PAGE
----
Used Looms: What to Look For
This is by no means a comprehensive list, it's just what my experience has taught me.
When looking at it, make sure the owners don't have it in some dark corner without good lighting so that you can't spot all the flaws. If it is, ask that a light be brought in or move the loom to the light. Bring a flashlight in any case and also bring a ruler.
Is it square?
Check to see that all the beams are parallel to each other. Measure from corner to corner on the diagonal in both directions. The measurements should be identical.
Is anything warped? If any parts are warped, consider if it would be an easy fix (either by straightening it or replacing it).
Are the cables and pulley wheels in good condition? Check to see that they're all there and that they work. If cables are broken/missing, consider if they are easy to replace. Check to see if any wooden pulley wheels aren't broken, chipped or otherwise damaged. If they are, are they easily replace?
Is there cosmetic damage?
Cosmetic damage will not affect the function of the loom and can either be left the way it is or you can pretty it up. Consider how bad it is and whether or not you can live with it.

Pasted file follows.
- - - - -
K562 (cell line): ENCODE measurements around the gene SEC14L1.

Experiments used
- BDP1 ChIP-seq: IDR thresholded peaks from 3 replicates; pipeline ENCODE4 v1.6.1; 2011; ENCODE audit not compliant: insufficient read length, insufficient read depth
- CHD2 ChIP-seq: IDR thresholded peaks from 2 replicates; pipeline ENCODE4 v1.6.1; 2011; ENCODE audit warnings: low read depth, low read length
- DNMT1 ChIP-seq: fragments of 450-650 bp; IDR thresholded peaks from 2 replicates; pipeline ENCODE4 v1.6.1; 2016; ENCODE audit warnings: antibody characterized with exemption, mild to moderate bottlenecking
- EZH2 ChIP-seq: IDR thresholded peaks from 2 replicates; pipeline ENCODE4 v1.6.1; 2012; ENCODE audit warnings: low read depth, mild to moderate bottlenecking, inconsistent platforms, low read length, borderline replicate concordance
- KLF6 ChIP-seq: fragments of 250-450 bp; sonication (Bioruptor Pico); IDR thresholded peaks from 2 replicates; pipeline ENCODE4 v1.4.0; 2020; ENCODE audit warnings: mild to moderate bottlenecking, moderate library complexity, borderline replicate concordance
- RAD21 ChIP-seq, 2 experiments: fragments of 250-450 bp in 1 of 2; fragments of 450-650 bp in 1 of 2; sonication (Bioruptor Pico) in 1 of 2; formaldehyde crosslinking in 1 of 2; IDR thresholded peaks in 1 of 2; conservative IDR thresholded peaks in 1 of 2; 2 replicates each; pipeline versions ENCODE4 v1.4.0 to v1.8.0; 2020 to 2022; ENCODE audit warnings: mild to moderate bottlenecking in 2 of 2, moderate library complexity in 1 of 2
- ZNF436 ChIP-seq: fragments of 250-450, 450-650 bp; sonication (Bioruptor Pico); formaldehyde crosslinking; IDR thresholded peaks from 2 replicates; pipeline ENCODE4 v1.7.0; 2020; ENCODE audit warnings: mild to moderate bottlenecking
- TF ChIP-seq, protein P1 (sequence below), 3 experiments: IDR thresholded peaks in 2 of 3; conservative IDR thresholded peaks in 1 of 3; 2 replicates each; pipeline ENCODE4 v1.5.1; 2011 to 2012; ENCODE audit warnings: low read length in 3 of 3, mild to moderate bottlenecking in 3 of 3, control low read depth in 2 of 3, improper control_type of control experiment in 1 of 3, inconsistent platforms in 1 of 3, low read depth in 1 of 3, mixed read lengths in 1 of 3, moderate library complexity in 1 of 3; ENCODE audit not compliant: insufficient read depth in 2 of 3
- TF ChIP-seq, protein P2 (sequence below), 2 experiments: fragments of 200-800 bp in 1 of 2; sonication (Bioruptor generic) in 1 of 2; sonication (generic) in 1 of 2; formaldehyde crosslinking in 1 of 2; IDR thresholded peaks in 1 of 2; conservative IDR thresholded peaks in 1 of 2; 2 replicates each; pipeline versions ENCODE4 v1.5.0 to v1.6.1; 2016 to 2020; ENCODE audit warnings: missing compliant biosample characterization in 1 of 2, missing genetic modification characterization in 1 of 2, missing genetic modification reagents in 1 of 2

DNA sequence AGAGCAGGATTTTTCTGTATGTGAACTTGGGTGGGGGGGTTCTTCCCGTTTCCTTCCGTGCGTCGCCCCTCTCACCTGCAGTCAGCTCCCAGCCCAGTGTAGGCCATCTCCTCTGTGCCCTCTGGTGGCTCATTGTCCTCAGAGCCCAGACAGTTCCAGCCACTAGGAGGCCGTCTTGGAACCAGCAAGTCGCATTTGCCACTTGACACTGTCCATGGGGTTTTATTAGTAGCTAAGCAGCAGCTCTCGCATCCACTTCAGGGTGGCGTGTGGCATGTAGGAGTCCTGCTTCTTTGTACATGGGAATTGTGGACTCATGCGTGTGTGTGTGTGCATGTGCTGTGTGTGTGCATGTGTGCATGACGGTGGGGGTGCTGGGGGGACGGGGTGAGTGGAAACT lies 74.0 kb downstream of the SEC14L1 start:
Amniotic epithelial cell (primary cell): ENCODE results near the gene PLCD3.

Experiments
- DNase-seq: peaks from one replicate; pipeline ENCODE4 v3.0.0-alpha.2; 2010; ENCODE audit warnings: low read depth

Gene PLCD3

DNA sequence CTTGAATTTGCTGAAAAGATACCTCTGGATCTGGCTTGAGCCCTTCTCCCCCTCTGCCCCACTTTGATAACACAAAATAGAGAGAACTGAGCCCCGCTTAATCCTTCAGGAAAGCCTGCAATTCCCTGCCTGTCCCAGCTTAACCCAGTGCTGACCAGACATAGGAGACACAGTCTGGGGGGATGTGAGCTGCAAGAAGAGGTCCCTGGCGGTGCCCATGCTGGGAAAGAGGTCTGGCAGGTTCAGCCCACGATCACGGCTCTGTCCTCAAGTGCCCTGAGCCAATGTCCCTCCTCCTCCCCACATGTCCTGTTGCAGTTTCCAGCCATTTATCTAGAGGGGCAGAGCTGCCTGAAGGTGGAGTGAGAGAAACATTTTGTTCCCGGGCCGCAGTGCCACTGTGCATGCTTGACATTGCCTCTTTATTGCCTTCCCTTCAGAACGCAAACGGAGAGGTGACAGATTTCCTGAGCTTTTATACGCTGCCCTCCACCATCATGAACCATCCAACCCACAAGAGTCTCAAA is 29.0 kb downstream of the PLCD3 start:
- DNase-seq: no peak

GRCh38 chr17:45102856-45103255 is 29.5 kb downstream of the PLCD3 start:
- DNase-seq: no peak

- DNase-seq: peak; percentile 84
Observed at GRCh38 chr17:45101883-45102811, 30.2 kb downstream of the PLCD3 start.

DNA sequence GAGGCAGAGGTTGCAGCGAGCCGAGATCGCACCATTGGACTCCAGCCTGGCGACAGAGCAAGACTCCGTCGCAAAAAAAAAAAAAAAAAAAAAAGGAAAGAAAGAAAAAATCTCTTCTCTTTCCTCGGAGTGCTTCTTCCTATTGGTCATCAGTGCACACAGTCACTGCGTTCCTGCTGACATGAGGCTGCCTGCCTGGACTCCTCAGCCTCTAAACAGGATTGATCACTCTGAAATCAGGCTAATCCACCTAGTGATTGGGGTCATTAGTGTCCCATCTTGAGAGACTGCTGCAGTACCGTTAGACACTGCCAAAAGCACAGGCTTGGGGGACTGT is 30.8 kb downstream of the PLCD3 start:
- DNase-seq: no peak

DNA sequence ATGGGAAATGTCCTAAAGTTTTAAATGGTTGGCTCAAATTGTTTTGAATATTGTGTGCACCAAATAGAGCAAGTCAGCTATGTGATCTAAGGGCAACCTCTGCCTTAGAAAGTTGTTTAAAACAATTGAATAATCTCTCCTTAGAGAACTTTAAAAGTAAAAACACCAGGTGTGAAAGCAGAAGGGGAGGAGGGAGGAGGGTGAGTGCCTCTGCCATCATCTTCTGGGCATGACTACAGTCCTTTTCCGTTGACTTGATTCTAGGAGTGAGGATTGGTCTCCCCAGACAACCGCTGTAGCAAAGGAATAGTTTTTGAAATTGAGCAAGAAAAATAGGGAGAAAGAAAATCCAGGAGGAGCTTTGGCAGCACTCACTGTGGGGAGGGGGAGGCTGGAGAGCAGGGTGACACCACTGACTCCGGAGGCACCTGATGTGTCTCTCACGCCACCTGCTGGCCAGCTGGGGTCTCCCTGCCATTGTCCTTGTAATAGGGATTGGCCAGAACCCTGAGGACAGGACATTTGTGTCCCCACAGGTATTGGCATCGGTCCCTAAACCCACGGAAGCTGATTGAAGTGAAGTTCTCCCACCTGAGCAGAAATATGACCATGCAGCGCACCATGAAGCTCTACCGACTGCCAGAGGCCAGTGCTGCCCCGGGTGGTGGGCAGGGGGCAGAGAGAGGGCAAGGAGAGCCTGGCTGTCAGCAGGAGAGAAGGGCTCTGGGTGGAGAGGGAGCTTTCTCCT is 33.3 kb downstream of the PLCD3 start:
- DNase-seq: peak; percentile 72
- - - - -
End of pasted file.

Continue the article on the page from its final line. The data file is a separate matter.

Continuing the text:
Does it have beater bumpers?
Those are the little rubber dohickeys that cushion the top of the beater as it rests back against the castle. They protect the beater and soften the noise when the beater is returned. Make sure those are present and in good shape. If they're not in good shape, consider if they are easily replaced or not.
Is there any rust?
Rust is a loom's nemesis. Check for this very carefully. here's some examples of rust. This was all cleaned up easily with a little bit of steel wool. More severe rust can be removed either with electroisys, white vinegar, or "Naval Jelly". I'm not a fan of Naval Jelly as it's a carcinogen (read the label carefully) so I try to resort to other methods first.
Do the ratchets work? Turn the handle one click and back wind to make sure all the teeth on the ratchet seat properly and do not slip. The teeth with the pink dots on this ratchet at the cloth beam are defective and the pawl slips. You can see the difference between the bad ones and where it seats properly on the good ones. This was an easy fix. All I had to do was move the pawl.
Inspect the reed.
Check to see if it's rusted and/or pitted, and if the metal pieces are bent/missing, etc.
Take it for a spin.
Sit at the loom and try the treadles. Check the height and see if it's right for your size. This is something I didn't consider when I got my first loom and it turned out to be too high for me.
If the loom is not in working order so that you can try it, see if you can get them to put it in working order and if not, and you're still interested, see if you can get them to come down in price and take your chances.
Best of luck on your used loom purchase! I hope this article has helped you.